A tragedy of the Work Programme - and it is tragic in its negative impacts and missed opportunities for positive impacts on people's lives - is its culture of confrontation. Employee productivity tends to benefit from respect, cooperation and trust between workforce and management. Welfare conditionality is supposed to support/build/rebuild claimants' employability, mimicking the responsibility that they will have at work. If so, Work Programme and JobCentre Plus 'advisers' should mimic the best of employment practice. A Work Programme genuinely supporting those most in need of guidance, rather than cherry-picking the most work-ready and dragooning the rest, would be a very different beast.

BI would remove conditionality altogether. In isolation, that looks liable to restoke resentment against 'skivers' who neither earn nor pay income tax, and migrant workers willing to fill the gap at cost of living in often-appalling conditions. It could fuel the UK slavery market.

Rebuilding skills

There is a desperate need for middle-skilled work that develops people's skills, giving them hope of sustained employment. And there's no inevitability about its demise, even in the face of technology.

But small and medium-sized enterprises have a hard time. Big differences divide them from publicly-listed national or transnational companies. Credit is hard to obtain; taxes fall relatively harder on small than large businesses; property prices are relentlessly high; big buyers squeeze smaller suppliers while other markets are stagnant or at risk.

Neo-liberal orthodoxy condemns 'industrial policy'. Government intervention, despite its historical and actual role in supporting favoured industries such as fossil fuels, and its inevitable role in shaping tax costs and incentives, is portrayed as ineffective or damaging. Nevertheless, strong economic voices are calling for governments to seize the moment for public investment alongside a long over-due overhaul of our tax and national insurance systems.

BI or Universal Credit could support a growth in employment-with-a-future if combined with accessible quality training. We need provision for unemployed and self-employed people and a culture of in-work progression amongst employers. Critics of the Work Programme have suggested that in-work progression should become a key aim in its next incarnation.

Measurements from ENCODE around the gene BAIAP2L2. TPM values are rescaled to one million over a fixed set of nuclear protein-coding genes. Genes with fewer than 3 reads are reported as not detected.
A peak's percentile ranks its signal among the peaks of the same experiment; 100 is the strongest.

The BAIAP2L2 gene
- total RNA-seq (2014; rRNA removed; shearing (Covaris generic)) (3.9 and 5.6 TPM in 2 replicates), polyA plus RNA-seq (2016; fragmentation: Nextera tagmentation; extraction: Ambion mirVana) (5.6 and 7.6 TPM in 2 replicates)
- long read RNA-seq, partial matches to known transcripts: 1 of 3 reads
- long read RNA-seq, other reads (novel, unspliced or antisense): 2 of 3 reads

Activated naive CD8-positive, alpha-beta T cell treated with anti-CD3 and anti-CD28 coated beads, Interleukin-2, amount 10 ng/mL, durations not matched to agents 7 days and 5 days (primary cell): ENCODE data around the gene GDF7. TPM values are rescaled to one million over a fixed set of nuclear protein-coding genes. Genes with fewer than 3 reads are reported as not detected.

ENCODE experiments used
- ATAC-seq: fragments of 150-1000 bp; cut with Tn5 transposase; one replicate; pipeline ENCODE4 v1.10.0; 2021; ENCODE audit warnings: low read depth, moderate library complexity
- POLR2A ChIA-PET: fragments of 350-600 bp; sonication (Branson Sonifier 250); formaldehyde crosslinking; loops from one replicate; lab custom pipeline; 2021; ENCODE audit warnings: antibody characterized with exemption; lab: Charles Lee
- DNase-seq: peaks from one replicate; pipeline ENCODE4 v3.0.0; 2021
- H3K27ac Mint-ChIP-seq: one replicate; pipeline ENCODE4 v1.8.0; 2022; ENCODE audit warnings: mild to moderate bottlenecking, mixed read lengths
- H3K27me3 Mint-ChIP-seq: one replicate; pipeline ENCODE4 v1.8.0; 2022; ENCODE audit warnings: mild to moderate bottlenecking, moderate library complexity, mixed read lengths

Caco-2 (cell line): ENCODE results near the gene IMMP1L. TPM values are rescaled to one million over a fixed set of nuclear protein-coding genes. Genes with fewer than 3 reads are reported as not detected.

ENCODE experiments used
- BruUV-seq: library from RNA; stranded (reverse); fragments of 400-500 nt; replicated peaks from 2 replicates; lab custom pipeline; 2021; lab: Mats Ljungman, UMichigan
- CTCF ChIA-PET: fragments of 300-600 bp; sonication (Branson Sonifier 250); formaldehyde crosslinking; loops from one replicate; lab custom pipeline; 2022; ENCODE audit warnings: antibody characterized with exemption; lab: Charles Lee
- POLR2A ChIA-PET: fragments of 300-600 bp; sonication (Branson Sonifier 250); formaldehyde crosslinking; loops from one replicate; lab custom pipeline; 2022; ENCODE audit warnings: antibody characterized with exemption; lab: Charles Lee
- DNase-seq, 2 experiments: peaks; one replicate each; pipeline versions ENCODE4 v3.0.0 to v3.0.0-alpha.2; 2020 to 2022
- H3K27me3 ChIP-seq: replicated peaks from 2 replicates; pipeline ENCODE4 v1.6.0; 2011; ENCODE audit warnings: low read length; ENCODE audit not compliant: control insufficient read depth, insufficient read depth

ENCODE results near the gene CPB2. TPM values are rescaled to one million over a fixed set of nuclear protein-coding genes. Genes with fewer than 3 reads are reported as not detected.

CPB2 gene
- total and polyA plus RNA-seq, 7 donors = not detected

BI and unpaid work

UC wholly ignores a central tenet of BI: it does not value unpaid work. Indeed, Gingerbread and the Children Society have listed the increased disadvantages single parents and parents of disabled children will face under UC. Carers remain both undervalued and, like Sue, permanently insecure. Voluntary work is outlawed if it inhibits possible earnings.

This, again, is a major structural question. Our political and economic systems depend on many economically unvalued inputs. Parents, carers and other unpaid labourers; water, air, soil: these are the most obvious. Current economic orthodoxies dismiss as unaffordable any significant revaluing of people and resources on which our lives depend. Yet a House of Lords library note (2014/007) of March 2014 tells us that 'In 2011, Carers UK calculated that the value of the annual contribution made by carers to the UK economy was £119 billion', and that 'In 2012, Volunteering England estimated that the value of volunteering to the UK economy was £40 billion, based on the average hourly wage for full-time employees and the number of hours volunteered each year.'   

Looking forward

We can continue down the road to a world where 'real people' live in gated communities while the remainder of us, expendable labourers and sub-species, live outside. A world where resources are channelled into protecting the few against the effects of climate change while the rest survive as best we can.

Alternatively, we can rethink how we value one another and our planet.

As Andrew Haldane of the Bank of England has said, 'Inequality and corporate governance are deep, structural issues... the stakes – a more stable, faster-growing, fairer society – could not be higher. There is a collective public policy interest in getting them right.'

What's meant by 'faster-growing' is a big question. But fairer: yes. Collectivity of our public interest: yes. That means respect for one another. It needs to be claimed and given shape.